For my thoughts about working during a global pandemic, click here to purchase a copy of Thoughts In A Pandemic.
I have been in healthcare for almost a decade.
I am the daughter of healthcare professionals. Even as of this posting, thanks to the urging of my best friend, my mother (and all the nurses I work with at my day job!), I am pursuing nursing school again.
Let me insert a humblebrag here: it will be my second Bachelor’s degree. But, let’s move on.
I didn’t want to get the COVID-19 vaccine! I thought the process was rushed, I thought about the possibility of variants (and they are popping up now!), and I just didn’t trust the administration of Orange Thanos. On top of that, I remember my history. I know my history.
I know about the Black women that were experimented on for the sake of gynocology.
I remember the Tuskegee Experiment.
I know about the Freedman Hospitals.
I am aware of the history that medicine, under the guise and submitted to the full power of racism, has done to Black people: bond and free. I understand that my body, my sex, and my existence has been more valued as Guinea pig and corpse rather than sentient woman. I am keenly aware of this.
And yet, I called my mother the week the announcement was made at my employer that we would be getting the Pfizer vaccine (which is 2 shots). I remember thinking, “I don’t want to get this.” I was scared. I was unsure–and then I had to look on the flipside of this. If I didn’t get it and was exposed–what would happen?!
I am a single mother of two daughters. My oldest daughter, aware of my job, cried on my bed and thought I was going to die because I had to go to work! I thought about my mom, my friends, but…I truly thought about my daughters. And that was humbling. In calling my mother, I told her about the shot. I gave her all the information that I had at the time, and told her point blank that I wasn’t going to take it! I told her, “Mama, it’s too quick!”
Now, let me back up a little.
In December of 2020, the time after the election and before the Capitol Riot, Orange Thanos was trying to save face! He had gotten COVID-19 after denying it was real; after denying Dr. Fauci a chance to speak; after contracting COVID-19 AND ALMOST DYING–he put pressure on the FDA in order to rush the approval of the vaccine! I was not comfortable trusting the word, the motivations and actions of an administration that gutted the CDC and thought a drug to treat Lupus would help with this! My mother, the retired 40-year nurse, told me this: “Take the vaccine and pray about it.”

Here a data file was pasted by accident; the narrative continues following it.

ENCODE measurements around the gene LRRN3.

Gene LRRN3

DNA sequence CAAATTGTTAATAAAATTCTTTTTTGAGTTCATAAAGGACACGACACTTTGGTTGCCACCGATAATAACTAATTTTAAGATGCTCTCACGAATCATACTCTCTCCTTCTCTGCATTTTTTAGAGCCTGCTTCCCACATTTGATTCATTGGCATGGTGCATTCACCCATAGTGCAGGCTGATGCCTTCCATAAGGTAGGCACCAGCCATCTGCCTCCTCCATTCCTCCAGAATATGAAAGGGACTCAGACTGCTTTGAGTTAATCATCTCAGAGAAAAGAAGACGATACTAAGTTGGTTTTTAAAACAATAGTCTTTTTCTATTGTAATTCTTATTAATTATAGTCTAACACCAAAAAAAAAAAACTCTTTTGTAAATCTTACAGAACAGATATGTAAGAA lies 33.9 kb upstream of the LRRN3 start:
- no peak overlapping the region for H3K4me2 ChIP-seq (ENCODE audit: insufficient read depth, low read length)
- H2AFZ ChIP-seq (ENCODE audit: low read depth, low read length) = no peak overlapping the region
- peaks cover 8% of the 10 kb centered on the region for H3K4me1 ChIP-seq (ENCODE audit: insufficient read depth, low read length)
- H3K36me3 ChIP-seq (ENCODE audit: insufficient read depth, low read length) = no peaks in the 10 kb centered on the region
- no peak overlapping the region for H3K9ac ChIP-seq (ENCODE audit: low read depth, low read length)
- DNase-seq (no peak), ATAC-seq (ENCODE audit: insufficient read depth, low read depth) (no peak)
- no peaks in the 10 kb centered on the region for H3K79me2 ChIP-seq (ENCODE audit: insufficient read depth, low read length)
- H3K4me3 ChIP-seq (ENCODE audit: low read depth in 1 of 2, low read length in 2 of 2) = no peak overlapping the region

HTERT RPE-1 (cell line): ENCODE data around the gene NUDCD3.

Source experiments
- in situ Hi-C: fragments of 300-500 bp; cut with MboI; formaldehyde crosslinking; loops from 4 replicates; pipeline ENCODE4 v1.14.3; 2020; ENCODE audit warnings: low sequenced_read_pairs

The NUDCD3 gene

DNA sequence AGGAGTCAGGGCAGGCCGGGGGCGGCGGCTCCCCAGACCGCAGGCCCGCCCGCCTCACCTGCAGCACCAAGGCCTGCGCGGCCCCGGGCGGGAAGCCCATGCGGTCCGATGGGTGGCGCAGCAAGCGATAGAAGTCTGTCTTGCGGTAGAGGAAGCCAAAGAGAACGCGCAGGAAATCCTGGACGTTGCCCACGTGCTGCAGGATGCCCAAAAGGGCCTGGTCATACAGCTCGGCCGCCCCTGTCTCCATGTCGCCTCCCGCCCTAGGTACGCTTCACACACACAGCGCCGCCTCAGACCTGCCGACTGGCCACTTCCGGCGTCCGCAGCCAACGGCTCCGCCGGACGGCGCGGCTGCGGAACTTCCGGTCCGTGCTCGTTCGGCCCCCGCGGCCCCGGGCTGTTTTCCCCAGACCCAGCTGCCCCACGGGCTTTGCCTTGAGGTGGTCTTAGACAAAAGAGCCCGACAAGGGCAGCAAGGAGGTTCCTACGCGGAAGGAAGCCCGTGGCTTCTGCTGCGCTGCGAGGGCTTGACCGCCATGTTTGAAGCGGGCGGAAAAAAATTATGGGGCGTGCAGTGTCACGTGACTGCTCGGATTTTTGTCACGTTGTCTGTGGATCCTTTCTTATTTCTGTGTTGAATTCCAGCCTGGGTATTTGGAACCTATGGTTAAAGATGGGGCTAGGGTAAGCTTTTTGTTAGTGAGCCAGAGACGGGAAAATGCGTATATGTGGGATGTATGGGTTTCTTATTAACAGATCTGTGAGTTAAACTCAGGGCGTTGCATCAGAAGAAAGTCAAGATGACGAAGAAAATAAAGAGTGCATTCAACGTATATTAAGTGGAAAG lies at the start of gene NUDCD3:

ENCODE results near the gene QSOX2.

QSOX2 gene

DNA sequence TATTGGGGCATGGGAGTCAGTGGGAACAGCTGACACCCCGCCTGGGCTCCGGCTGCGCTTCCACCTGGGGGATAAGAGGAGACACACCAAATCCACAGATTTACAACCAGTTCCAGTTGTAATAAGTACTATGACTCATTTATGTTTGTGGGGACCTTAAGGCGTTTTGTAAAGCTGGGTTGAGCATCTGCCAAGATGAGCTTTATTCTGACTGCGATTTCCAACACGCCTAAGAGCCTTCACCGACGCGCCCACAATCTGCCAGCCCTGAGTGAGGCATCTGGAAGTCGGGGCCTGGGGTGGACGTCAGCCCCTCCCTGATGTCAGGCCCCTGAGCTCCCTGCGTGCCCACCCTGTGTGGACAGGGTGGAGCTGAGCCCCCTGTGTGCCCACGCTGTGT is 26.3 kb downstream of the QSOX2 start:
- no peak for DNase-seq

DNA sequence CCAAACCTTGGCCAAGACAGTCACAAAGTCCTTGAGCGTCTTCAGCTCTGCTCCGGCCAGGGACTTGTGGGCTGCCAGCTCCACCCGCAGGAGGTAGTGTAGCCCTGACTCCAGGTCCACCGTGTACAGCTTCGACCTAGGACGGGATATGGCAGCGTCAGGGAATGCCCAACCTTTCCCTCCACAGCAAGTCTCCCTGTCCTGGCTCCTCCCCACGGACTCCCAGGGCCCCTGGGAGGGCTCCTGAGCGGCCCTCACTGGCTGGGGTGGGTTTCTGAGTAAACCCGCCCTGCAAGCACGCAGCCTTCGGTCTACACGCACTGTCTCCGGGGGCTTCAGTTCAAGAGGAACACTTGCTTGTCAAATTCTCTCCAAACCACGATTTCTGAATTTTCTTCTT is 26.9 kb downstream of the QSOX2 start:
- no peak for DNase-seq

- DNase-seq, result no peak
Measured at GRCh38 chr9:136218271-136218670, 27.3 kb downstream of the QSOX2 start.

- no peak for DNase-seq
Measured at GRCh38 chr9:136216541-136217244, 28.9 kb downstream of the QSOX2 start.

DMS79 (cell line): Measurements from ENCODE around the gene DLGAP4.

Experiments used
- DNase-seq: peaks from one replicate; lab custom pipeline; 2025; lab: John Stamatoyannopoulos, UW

I don’t know why this helped, I cannot explain the magic of the assurance of your mother when you are almost 40, but that helped! And what also helped is knowing that Black women we instrumental in getting this vaccine created. That helped. Immensely! So, about a week after Christmas 2020, I went to get my shot. I had symptoms for 2 days, and was fine. I had fatigue, body ache, a headache–and even a quit bout of diarrhea (it’s true!). My arm hurt for 2 days, and by Day 3? I felt better. I took my second shot about 3 weeks later–and had to go to work that night!–and only had body aches.
For 8 hours.
But my symptoms were mild compared to other people I knew. But I don’t regret it. I don’t regret being scared. I don’t regret questioning. I don’t regret researching! I don’t regret calling my mom, even!
I understand vaccination of this sort is personal to some people–and I even understand people who don’t want to wear masks after vaccination. I don’t agree, but I understand. But just know, decisions–good and ill–have consequences. Masks shouldn’t be political–they should be preventative! Vaccinations are meant to serve the public good and public health!
I applaud what President Biden is doing. I am grateful for it! I just want–for once!–the American people realize that hubris is murderous at this point. And who wants to be that person not invited out because you won’t put a mask on? That just makes us think you don’t wash your hands either.
Don’t be that person.
Wash your hands. Wear your masks. Get your shot.
Your future self will thank you.